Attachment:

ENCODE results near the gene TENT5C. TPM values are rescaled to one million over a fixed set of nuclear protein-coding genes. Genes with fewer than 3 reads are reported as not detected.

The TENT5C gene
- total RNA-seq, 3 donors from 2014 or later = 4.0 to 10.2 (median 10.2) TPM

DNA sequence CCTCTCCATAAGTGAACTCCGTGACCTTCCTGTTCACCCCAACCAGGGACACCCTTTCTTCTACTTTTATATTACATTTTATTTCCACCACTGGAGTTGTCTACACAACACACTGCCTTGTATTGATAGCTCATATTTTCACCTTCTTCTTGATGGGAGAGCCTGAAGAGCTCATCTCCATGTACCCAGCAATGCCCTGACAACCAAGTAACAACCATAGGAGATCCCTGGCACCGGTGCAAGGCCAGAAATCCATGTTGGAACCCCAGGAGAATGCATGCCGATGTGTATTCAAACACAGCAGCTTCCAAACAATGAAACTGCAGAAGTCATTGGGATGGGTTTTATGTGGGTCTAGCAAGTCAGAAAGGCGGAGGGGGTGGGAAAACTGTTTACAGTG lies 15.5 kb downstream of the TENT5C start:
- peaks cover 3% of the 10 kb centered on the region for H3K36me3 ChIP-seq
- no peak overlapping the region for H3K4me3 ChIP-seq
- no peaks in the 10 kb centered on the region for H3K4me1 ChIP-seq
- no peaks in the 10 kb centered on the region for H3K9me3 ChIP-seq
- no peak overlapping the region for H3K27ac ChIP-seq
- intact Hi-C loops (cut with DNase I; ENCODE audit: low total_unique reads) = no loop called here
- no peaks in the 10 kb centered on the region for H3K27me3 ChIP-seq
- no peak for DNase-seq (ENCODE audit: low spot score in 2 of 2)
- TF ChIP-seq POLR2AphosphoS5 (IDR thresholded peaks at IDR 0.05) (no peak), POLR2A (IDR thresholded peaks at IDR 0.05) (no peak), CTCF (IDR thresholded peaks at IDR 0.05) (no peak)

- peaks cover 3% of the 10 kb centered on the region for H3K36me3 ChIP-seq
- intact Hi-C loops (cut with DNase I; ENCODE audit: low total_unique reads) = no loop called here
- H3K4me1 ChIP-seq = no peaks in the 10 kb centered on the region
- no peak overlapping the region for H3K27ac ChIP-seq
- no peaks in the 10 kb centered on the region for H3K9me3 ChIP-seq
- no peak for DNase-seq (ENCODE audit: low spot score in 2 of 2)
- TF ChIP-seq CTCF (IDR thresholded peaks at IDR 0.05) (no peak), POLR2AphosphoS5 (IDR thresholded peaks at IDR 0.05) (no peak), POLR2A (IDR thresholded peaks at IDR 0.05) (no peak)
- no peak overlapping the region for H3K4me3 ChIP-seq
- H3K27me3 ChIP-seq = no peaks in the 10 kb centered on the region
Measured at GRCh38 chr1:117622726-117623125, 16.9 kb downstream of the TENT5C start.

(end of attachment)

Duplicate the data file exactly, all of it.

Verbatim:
ENCODE results near the gene TENT5C. TPM values are rescaled to one million over a fixed set of nuclear protein-coding genes. Genes with fewer than 3 reads are reported as not detected.

The TENT5C gene
- total RNA-seq, 3 donors from 2014 or later = 4.0 to 10.2 (median 10.2) TPM

DNA sequence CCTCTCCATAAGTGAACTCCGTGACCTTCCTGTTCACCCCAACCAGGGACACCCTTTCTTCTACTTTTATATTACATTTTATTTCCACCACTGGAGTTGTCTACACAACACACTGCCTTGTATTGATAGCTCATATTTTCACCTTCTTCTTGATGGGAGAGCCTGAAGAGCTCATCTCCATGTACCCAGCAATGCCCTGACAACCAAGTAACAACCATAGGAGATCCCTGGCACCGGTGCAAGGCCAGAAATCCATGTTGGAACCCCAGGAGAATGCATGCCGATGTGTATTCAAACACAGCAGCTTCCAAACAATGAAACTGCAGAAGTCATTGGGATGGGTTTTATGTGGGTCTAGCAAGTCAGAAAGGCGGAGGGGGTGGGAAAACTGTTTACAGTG lies 15.5 kb downstream of the TENT5C start:
- peaks cover 3% of the 10 kb centered on the region for H3K36me3 ChIP-seq
- no peak overlapping the region for H3K4me3 ChIP-seq
- no peaks in the 10 kb centered on the region for H3K4me1 ChIP-seq
- no peaks in the 10 kb centered on the region for H3K9me3 ChIP-seq
- no peak overlapping the region for H3K27ac ChIP-seq
- intact Hi-C loops (cut with DNase I; ENCODE audit: low total_unique reads) = no loop called here
- no peaks in the 10 kb centered on the region for H3K27me3 ChIP-seq
- no peak for DNase-seq (ENCODE audit: low spot score in 2 of 2)
- TF ChIP-seq POLR2AphosphoS5 (IDR thresholded peaks at IDR 0.05) (no peak), POLR2A (IDR thresholded peaks at IDR 0.05) (no peak), CTCF (IDR thresholded peaks at IDR 0.05) (no peak)

- peaks cover 3% of the 10 kb centered on the region for H3K36me3 ChIP-seq
- intact Hi-C loops (cut with DNase I; ENCODE audit: low total_unique reads) = no loop called here
- H3K4me1 ChIP-seq = no peaks in the 10 kb centered on the region
- no peak overlapping the region for H3K27ac ChIP-seq
- no peaks in the 10 kb centered on the region for H3K9me3 ChIP-seq
- no peak for DNase-seq (ENCODE audit: low spot score in 2 of 2)
- TF ChIP-seq CTCF (IDR thresholded peaks at IDR 0.05) (no peak), POLR2AphosphoS5 (IDR thresholded peaks at IDR 0.05) (no peak), POLR2A (IDR thresholded peaks at IDR 0.05) (no peak)
- no peak overlapping the region for H3K4me3 ChIP-seq
- H3K27me3 ChIP-seq = no peaks in the 10 kb centered on the region
Measured at GRCh38 chr1:117622726-117623125, 16.9 kb downstream of the TENT5C start.